Ronnie Lake is a fifty-six-year-old woman beginning her new business as a private investigator.   While at a party sponsored by some wealthy friends, she listens to her friend, Marilyn's suspicions about whether her husband Win, is having an affair.  She is a little hesitant accepting the position being that she is friends with both Win and Marilyn.
Marilyn is suspicious of a gorgeous woman, Katya Alessandro who just left the party.
Frank, Ronnie's brother and Juliana seem like they are still honeymooners.   Frank's first wife, Joanie died, and his new wife appears to fulfill all her brother's dreams and wishes.
Ronnie still has the grief of having a son die in Afghanistan.  Fortunately, she adopted her son's K-9 partner from the military.  Warrior is very protective of her and is a great partner in sharing their sorrow. 
Jamie Gordon has a charismatic quality attracting Ronnie as he joins the party.  His handsomeness certainly draws everyone's attention.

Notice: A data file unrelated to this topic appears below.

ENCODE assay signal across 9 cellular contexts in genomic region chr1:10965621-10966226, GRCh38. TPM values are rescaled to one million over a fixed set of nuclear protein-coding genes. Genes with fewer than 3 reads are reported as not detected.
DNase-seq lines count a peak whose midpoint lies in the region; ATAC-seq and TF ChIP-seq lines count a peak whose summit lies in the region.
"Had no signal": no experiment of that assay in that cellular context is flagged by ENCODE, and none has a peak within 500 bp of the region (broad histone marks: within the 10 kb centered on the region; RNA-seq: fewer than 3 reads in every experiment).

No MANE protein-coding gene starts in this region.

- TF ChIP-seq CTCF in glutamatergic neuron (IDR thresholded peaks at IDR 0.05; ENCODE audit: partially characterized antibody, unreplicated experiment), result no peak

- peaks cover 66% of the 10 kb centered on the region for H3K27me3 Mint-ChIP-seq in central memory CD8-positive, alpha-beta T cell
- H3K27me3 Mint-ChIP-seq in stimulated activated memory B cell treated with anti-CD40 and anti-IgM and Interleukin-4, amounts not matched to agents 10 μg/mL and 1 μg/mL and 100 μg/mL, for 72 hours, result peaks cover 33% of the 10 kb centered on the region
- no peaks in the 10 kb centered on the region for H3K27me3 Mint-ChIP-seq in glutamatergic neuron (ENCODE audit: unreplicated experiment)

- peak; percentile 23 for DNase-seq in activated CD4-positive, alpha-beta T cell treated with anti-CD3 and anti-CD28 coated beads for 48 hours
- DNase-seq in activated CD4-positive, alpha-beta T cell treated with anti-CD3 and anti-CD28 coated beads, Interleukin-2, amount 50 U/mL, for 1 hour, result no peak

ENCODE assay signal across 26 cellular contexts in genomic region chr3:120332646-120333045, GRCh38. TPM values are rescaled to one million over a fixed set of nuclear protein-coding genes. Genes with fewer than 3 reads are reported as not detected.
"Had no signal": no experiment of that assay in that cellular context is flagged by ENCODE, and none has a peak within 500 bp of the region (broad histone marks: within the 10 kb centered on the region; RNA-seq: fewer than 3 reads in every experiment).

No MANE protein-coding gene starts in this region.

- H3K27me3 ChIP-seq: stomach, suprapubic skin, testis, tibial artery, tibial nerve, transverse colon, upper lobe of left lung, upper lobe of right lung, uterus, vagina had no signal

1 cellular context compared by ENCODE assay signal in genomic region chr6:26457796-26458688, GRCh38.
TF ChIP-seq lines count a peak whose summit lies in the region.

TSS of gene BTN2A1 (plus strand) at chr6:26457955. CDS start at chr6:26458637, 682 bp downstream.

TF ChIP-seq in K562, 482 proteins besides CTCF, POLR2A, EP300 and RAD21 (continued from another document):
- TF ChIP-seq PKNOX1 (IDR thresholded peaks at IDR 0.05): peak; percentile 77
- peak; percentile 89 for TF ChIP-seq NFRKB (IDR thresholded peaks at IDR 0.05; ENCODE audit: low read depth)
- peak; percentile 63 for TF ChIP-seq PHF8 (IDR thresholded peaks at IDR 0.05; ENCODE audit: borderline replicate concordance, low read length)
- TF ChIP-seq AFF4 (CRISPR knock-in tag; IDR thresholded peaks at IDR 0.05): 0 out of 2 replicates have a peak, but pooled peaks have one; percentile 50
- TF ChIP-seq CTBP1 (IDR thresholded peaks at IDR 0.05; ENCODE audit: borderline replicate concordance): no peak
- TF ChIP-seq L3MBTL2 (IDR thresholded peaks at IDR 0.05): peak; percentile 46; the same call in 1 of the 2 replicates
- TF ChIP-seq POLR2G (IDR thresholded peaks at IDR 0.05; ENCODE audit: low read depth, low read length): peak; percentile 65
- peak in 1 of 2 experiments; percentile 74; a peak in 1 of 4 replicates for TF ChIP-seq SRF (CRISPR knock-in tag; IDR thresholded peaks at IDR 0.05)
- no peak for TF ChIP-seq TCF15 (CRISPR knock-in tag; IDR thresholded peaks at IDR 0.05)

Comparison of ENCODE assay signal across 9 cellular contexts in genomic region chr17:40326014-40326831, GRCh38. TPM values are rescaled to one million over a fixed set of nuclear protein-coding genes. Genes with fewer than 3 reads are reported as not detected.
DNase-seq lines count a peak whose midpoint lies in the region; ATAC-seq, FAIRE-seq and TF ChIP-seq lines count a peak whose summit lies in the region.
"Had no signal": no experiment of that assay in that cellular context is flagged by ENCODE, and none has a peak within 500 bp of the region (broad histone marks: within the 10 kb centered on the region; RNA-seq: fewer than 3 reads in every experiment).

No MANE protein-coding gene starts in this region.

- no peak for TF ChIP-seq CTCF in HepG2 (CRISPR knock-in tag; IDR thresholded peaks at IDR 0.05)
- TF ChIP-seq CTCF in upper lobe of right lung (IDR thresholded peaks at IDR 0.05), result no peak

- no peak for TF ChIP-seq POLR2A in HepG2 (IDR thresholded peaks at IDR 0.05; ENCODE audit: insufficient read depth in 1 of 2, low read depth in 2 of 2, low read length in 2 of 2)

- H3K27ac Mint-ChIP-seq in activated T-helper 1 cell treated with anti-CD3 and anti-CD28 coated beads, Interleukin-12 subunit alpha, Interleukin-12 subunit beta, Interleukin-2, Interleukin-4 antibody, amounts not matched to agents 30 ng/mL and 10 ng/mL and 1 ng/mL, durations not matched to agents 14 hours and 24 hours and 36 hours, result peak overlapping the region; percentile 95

Suddenly a commotion is outside with the sound of breaking branches as an older man dressed in black falls through the dogwood tree.  While hanging in the tree, while moaning, Frank calls 9-1-1 just as the branches again break dropping him to the ground,   The man looks at Jamie and whispers, "The book."
"I always said...if it was the last thing...I ever did..."   These are the man's last words.   Why?   What did the burglar steal upstairs while the people were enjoying the elaborate party downstairs?
While waiting for the police, Win notices a bulge in the man's pocket.  Would you look?  It's evident that the man was stealing something from upstairs.  
Ronnie ends up investigating much more than Win's loyalty to his wife in Searching for Gatsby.
Niki Danforth, the author, resides in New Jersey with her dogs and husband.   Notice, the dogs are listed first.   She believes her desire for excitement is from being the daughter of a covert intelligence officer of the Cold War.  She previously has worked as a television director.
Searching for Gatsby is a fast-paced, tightly woven, cozy mystery.  The characters are believable and intriguing.   With a little touch of romance, a smattering of thrills, and mystery with as many tentacles as an octopus Searching for Gatsby is a fun, fast novel for mystery fans.

Saturday, March 11, 2017